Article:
Frequent flier miles. You’d love to use them to pay for your air travel, wouldn’t you? I sure would.
While I’ve read innumerable news stories in which travelers complain they never can redeem their miles for free tickets, I have almost always been able to do so.
Booking with miles far in advance of your trip (up to 11 months on some airlines) or close to the departure date (when the airline may free up more seats for mileage award booking), traveling to lesser-visited destinations or off-season, are all ways to increase the odds that you’ll be able to snag a (mostly) free seat on an airliner.
Today I’m going to suggest a way to fly in First Class by redeeming the same number of miles that you’d use for a seat in Coach on the same flight.
Since I have most of my miles on United Airlines, I’m going to use its “Mileage Plus” program to illustrate how redemption of miles works. Other airlines’ frequent flier programs may be a bit different, but probably won’t vary radically from United’s.
The “Tier” System
Most airline frequent flier programs are multi-tiered; the higher the tier, the more miles you’ll need to redeem in order to get a seat. United, for example, has “Saver” Awards (fewer miles needed, but fewer seats available) and “Standard” Awards (generally all seats on any flight).
On some flights, you’ll only find high-tier frequent flier mile award seats. For example, last week when I looked into booking a non-stop flight from San Francisco to Denver on a Thursday, “Saver” Award seats were only available in Economy on a flight that left at 5:43 a.m., a time when I would have preferred to have still been fast asleep in my bed at home.
(Tip: If you’re travel dates are flexible, try checking other departure dates to see if lower-tier award booking is available. For example, moving the date of my flight to Denver from that Thursday to the following Tuesday gave me more flights with award seats.)
Minimizing miles needed for First Class travel
While you’ll often need to surrender more miles to fly in First Class than in Coach, that isn’t always the case.
As the chart above shows, I would have had to cash-in 25,000 frequent flier miles to fly in Economy on that Thursday. But on three flights—the one leaving before the crack of dawn, another at 2:20 p.m. when I’d be wide-awake, and a third (not shown on the chart) departing at 7:01 that evening, the same number of miles would land me a seat in the First Class cabin. (Double those mileage numbers for round-trip travel between those cities.)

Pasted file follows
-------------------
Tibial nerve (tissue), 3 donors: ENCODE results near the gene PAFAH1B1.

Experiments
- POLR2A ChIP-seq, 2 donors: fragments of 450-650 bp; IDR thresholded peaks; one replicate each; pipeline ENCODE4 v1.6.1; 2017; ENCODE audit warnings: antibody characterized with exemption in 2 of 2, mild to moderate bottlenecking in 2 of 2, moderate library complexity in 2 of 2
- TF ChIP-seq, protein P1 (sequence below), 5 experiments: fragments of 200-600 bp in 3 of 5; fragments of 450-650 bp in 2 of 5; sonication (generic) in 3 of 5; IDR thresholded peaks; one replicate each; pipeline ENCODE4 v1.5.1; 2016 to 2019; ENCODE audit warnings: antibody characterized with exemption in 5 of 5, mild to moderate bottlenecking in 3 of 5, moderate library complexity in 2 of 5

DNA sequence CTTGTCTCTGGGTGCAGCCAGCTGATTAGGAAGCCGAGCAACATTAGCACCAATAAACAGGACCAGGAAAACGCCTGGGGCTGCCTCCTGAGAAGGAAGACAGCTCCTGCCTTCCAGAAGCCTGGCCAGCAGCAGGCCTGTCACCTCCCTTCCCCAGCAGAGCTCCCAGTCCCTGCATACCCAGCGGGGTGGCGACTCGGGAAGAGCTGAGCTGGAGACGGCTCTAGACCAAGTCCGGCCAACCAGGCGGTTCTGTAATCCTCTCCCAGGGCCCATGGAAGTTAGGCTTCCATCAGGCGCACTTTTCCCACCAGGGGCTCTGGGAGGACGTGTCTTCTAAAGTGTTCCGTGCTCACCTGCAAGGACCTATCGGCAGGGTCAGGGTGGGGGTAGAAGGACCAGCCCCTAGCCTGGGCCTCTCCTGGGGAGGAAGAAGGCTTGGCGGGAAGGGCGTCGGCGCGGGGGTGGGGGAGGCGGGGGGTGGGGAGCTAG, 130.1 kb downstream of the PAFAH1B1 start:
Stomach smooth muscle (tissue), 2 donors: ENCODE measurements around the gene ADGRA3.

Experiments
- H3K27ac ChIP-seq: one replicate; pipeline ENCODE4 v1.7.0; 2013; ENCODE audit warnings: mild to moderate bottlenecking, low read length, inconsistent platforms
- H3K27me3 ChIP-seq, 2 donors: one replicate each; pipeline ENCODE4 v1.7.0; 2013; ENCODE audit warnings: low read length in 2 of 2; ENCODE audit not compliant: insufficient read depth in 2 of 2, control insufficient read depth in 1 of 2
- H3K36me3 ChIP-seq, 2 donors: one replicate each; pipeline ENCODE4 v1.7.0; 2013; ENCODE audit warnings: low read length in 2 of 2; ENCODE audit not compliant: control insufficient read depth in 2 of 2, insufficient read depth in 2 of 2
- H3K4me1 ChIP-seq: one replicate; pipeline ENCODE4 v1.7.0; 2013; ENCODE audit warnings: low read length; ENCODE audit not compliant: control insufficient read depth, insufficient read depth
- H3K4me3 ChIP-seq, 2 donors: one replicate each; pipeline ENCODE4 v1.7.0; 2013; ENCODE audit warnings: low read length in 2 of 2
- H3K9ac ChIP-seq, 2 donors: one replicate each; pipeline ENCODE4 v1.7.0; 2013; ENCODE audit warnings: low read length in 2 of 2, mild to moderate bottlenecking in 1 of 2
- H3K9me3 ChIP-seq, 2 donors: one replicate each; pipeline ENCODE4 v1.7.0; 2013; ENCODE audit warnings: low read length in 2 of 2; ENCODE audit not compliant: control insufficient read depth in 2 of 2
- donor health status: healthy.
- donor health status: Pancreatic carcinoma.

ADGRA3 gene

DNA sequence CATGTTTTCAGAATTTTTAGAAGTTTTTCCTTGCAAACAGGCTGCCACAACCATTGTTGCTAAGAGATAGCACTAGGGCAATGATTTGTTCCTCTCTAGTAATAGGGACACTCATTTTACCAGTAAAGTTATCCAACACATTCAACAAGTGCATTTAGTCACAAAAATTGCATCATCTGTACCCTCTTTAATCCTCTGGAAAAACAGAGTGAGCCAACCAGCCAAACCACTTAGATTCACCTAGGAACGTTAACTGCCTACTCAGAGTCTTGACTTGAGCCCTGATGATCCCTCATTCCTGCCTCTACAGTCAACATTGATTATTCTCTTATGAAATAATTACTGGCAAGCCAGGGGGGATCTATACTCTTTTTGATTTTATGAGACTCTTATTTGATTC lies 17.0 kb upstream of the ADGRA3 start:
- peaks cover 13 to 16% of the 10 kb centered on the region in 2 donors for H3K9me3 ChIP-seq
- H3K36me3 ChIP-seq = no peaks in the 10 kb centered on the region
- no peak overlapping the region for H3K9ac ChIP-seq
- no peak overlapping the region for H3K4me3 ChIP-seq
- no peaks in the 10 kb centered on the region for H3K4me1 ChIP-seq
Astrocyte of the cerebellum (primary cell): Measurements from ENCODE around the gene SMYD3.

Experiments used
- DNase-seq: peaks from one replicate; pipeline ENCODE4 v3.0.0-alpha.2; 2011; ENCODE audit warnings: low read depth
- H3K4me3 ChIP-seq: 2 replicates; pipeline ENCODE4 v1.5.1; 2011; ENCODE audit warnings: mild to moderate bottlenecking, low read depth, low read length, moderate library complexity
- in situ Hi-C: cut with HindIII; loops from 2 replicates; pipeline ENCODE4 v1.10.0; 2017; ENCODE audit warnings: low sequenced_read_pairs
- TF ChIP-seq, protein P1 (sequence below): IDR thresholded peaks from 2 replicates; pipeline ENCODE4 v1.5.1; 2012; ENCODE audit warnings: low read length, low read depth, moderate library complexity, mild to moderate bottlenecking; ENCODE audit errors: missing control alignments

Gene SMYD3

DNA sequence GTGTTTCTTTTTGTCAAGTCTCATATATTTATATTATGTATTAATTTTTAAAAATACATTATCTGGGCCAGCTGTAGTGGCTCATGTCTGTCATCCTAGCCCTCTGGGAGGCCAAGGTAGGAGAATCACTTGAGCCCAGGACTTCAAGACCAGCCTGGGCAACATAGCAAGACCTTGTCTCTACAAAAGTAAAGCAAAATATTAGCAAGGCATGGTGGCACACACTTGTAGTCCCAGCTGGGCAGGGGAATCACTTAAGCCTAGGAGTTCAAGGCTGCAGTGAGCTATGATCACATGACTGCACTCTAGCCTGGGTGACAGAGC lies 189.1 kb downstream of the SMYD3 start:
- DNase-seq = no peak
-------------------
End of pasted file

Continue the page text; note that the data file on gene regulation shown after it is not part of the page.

You don’t have to be the Chairman of the Federal Reserve Bank, a rocket scientist, or a math whiz to see that you get much more bang for your frequent flier “buck” when you ride “up front” in First Class using more miles than you would turn in for the privilege of being crammed like a feed-lot cow into the rear of the aircraft.
For example, the 25,000 miles I’d have to redeem to fly one-way between San Francisco and Denver would have gotten me a seat in Economy worth $119, or one costing nearly three times that much in First Class. (Double those numbers for round-trip flights.)
First Class Perks
Even if you’ve not flown in First Class before, you’ve undoubtedly walked through the First Class cabin on your way to your seat farther back in the plane.
You’ll have noticed that (on most domestic U.S. flights) the seats in First Class look a lot wider and cushier than those in Coach. And on aircraft with a single center aisle, First Class seats will be two-abreast, unlike in Economy class where there are three (including the “Dreaded Middle Seat”) on each side.
But there are other important travel perks that may be given to First Class passengers:
- Shorter airport counter check-in lines.
- Bag fees waived for the first two checked bags.
- “Fast-tracking” through TSA security checkpoints.
- Priority baggage handling.
- Use of airport “V.I.P.” lounges.
- Priority boarding and deplaning.
- Free beverage and meal service.
- Better flight attendant-to-passenger ratio.
- Far fewer passengers accessing on-board lavatories.
Is First Class worth it?
“To redeem one’s miles, or not redeem one’s miles?” That would be the question facing Hamlet if he were flying on commercial airliners today.
To answer that question, one first has to determine the per-mile value of what one gets by exchanging frequent flier miles for a ticket to fly. For example, if 25,000 miles gets me a ticket worth $250, the redemption value is just one-cent per mile.
Even if you’re only getting a penny-a-mile, trading in the miles for a First Class seat on a domestic flight might make sense where the First Class fare is quite high, when the same number of miles gets you a seat in Coach or First Class, or if you’d still have plenty of miles left in your frequent flier account even after using a substantial number to fly in First Class.
But consider buying a ticket and “banking” your miles for future travel when:
- You’d be traveling on short notice, such as when a family health emergency had occurred, and you probably would pay a high “walk-up” fare.
- You’d be flying to a small-town airport where fares can be much higher than those to large, metropolitan “hub” airports.
- You’d be a on long-haul international flight where flying in First or Business Class will be far more comfortable than in Coach, and when you would get a much higher per-mile redemption value by turning in your miles for that $5,000-$10,000 seat that you’d probably never be able afford or want to pay for with cash.
(For more tips on using miles or points for air travel, hotel stays, and which credit cards are the best for earning and redeeming miles and points, visit The Points Guy.)